I’m delving into Kinsella’s Divine Comedy and came across a particularly affecting passage about the raping of the landscape by development. Of course, who am I to talk? I live in the South Loop where the new condo buildings rise like weeds. I’m proud to live in “vintage,” but I certainly benefit from the gentrification. New residents mean more restaurants and shops and services. And a fancy new gym where I do yoga. And yet… my conscience pricks me. Here’s a quote from the “Canto of the Forest and Hill.”
we see the city overlit with intensive
housing, the last blocks of bushland
cleared away to placate the hunger
for the Australian Dream. The resources
boom feeding realtors who scourge
and flay all that lives outside
the human. And the human
when it stands in their way.
As I make my way through the cantos, the parallels to Dante are often obvious, but often not. An example of the former is these stanzas that reference Dante’s three animals in the dark woods – the leopard, the lion and the she-wolf – which prevent Dante from retreating. In fact, they force him farther into the woods and toward the entryway to hell. From the same canto:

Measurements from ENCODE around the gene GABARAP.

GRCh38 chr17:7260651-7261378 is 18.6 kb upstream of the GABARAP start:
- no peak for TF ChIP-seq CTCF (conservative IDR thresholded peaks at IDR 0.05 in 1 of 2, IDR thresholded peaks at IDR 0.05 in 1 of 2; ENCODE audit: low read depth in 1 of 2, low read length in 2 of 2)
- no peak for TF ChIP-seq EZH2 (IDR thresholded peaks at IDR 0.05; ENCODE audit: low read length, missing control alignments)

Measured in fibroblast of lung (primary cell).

their eyes glow behind designer
glasses. They dress as leopards,
wolves and greyhounds,
which they own and race
on Fridays at the track.
I guess if the developers are spending so much time at the track, they need to keep bulldozing the land to recoup their losses – ergo, farther into hell.
If you’re interested in reading more about the symbolism of the three animals, check out the Dante Worlds website at the University of Texas at Austin: Cantos 1-2. There are fantastic illustrations, audio of the poem, and great maps of hell. Choose your circle!